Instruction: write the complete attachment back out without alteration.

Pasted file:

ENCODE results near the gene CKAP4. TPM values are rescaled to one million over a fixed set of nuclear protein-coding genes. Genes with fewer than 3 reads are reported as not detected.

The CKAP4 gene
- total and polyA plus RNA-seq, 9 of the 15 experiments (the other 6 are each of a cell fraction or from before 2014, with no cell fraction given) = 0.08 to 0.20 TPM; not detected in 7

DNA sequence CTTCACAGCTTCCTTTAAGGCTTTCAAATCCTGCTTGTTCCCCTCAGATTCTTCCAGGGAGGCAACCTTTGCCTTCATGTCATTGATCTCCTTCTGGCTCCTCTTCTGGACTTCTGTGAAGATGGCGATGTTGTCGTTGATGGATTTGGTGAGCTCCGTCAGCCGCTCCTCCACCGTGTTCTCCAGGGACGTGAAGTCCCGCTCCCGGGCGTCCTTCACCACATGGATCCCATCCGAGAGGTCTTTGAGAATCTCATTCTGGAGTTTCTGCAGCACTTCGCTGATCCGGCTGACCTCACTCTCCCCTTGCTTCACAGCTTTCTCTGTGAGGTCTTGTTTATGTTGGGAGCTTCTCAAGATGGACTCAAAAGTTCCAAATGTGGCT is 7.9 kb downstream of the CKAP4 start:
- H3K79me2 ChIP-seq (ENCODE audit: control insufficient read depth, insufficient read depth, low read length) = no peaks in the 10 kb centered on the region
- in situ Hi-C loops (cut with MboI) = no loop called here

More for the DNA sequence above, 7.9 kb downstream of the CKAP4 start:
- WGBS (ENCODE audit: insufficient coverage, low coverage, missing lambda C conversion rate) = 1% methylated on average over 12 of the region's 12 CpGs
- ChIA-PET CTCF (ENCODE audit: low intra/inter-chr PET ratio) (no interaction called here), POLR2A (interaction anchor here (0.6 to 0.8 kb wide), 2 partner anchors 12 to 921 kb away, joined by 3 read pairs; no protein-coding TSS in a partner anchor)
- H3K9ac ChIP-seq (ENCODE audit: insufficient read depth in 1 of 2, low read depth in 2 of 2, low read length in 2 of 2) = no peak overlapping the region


ENCODE results near the gene CKAP4. TPM values are rescaled to one million over a fixed set of nuclear protein-coding genes. Genes with fewer than 3 reads are reported as not detected.

The CKAP4 gene
- total and polyA plus RNA-seq, 9 of the 15 experiments (the other 6 are each of a cell fraction or from before 2014, with no cell fraction given) = 0.08 to 0.20 TPM; not detected in 7

DNA sequence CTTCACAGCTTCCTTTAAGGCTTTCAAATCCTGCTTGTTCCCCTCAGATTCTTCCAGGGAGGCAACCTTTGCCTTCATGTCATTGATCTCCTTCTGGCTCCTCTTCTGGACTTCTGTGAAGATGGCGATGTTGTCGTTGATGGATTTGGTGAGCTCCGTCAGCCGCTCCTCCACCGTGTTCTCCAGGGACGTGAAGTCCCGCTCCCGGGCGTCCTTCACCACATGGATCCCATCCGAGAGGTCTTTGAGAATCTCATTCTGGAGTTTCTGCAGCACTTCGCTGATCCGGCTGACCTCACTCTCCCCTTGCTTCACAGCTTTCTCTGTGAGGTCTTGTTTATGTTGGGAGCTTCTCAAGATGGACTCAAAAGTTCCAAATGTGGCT is 7.9 kb downstream of the CKAP4 start:
- H3K79me2 ChIP-seq (ENCODE audit: control insufficient read depth, insufficient read depth, low read length) = no peaks in the 10 kb centered on the region
- in situ Hi-C loops (cut with MboI) = no loop called here

More for the DNA sequence above, 7.9 kb downstream of the CKAP4 start:
- WGBS (ENCODE audit: insufficient coverage, low coverage, missing lambda C conversion rate) = 1% methylated on average over 12 of the region's 12 CpGs
- ChIA-PET CTCF (ENCODE audit: low intra/inter-chr PET ratio) (no interaction called here), POLR2A (interaction anchor here (0.6 to 0.8 kb wide), 2 partner anchors 12 to 921 kb away, joined by 3 read pairs; no protein-coding TSS in a partner anchor)
- H3K9ac ChIP-seq (ENCODE audit: insufficient read depth in 1 of 2, low read depth in 2 of 2, low read length in 2 of 2) = no peak overlapping the region